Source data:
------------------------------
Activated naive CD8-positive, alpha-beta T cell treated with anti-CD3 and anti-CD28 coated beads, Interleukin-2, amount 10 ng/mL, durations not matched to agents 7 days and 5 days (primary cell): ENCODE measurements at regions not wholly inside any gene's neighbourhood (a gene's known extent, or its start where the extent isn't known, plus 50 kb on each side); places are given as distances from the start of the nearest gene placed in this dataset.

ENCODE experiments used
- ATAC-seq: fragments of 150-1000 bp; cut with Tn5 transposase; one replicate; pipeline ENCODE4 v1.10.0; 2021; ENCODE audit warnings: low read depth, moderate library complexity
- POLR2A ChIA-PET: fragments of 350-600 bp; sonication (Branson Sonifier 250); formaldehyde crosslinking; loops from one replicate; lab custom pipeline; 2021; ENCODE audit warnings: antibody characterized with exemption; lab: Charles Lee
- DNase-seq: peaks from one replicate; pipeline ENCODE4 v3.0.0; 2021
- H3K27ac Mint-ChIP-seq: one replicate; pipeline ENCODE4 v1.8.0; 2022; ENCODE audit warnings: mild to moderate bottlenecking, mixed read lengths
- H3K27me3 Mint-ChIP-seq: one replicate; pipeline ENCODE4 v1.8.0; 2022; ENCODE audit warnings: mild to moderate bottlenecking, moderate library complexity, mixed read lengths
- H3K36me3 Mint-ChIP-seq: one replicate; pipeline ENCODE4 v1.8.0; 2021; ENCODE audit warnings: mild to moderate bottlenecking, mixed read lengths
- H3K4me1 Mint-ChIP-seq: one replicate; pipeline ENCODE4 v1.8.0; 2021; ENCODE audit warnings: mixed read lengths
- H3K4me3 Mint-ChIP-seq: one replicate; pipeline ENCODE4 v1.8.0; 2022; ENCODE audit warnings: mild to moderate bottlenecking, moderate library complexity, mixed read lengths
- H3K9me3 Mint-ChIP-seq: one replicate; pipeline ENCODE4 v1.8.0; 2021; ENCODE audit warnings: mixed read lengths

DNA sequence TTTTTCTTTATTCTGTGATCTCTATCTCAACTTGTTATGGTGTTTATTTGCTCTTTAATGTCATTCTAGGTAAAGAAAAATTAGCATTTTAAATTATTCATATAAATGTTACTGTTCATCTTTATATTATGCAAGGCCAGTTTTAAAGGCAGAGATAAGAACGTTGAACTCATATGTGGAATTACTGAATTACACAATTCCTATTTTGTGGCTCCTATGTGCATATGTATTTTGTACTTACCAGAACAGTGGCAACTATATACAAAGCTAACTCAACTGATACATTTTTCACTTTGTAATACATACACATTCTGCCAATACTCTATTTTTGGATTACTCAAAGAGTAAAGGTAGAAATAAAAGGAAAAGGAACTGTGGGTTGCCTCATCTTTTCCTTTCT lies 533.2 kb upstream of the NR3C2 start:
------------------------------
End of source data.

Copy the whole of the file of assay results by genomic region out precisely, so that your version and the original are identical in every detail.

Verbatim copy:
Activated naive CD8-positive, alpha-beta T cell treated with anti-CD3 and anti-CD28 coated beads, Interleukin-2, amount 10 ng/mL, durations not matched to agents 7 days and 5 days (primary cell): ENCODE measurements at regions not wholly inside any gene's neighbourhood (a gene's known extent, or its start where the extent isn't known, plus 50 kb on each side); places are given as distances from the start of the nearest gene placed in this dataset.

ENCODE experiments used
- ATAC-seq: fragments of 150-1000 bp; cut with Tn5 transposase; one replicate; pipeline ENCODE4 v1.10.0; 2021; ENCODE audit warnings: low read depth, moderate library complexity
- POLR2A ChIA-PET: fragments of 350-600 bp; sonication (Branson Sonifier 250); formaldehyde crosslinking; loops from one replicate; lab custom pipeline; 2021; ENCODE audit warnings: antibody characterized with exemption; lab: Charles Lee
- DNase-seq: peaks from one replicate; pipeline ENCODE4 v3.0.0; 2021
- H3K27ac Mint-ChIP-seq: one replicate; pipeline ENCODE4 v1.8.0; 2022; ENCODE audit warnings: mild to moderate bottlenecking, mixed read lengths
- H3K27me3 Mint-ChIP-seq: one replicate; pipeline ENCODE4 v1.8.0; 2022; ENCODE audit warnings: mild to moderate bottlenecking, moderate library complexity, mixed read lengths
- H3K36me3 Mint-ChIP-seq: one replicate; pipeline ENCODE4 v1.8.0; 2021; ENCODE audit warnings: mild to moderate bottlenecking, mixed read lengths
- H3K4me1 Mint-ChIP-seq: one replicate; pipeline ENCODE4 v1.8.0; 2021; ENCODE audit warnings: mixed read lengths
- H3K4me3 Mint-ChIP-seq: one replicate; pipeline ENCODE4 v1.8.0; 2022; ENCODE audit warnings: mild to moderate bottlenecking, moderate library complexity, mixed read lengths
- H3K9me3 Mint-ChIP-seq: one replicate; pipeline ENCODE4 v1.8.0; 2021; ENCODE audit warnings: mixed read lengths

DNA sequence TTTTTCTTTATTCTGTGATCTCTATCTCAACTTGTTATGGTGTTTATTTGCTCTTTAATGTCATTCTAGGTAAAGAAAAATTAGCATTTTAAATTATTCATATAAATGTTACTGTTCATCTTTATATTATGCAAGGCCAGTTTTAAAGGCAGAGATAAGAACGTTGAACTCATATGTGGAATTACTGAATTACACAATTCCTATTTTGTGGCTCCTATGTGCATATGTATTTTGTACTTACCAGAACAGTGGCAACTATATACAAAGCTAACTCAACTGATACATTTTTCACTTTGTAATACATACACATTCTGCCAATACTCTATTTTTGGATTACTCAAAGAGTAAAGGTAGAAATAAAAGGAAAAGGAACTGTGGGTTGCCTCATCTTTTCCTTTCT lies 533.2 kb upstream of the NR3C2 start: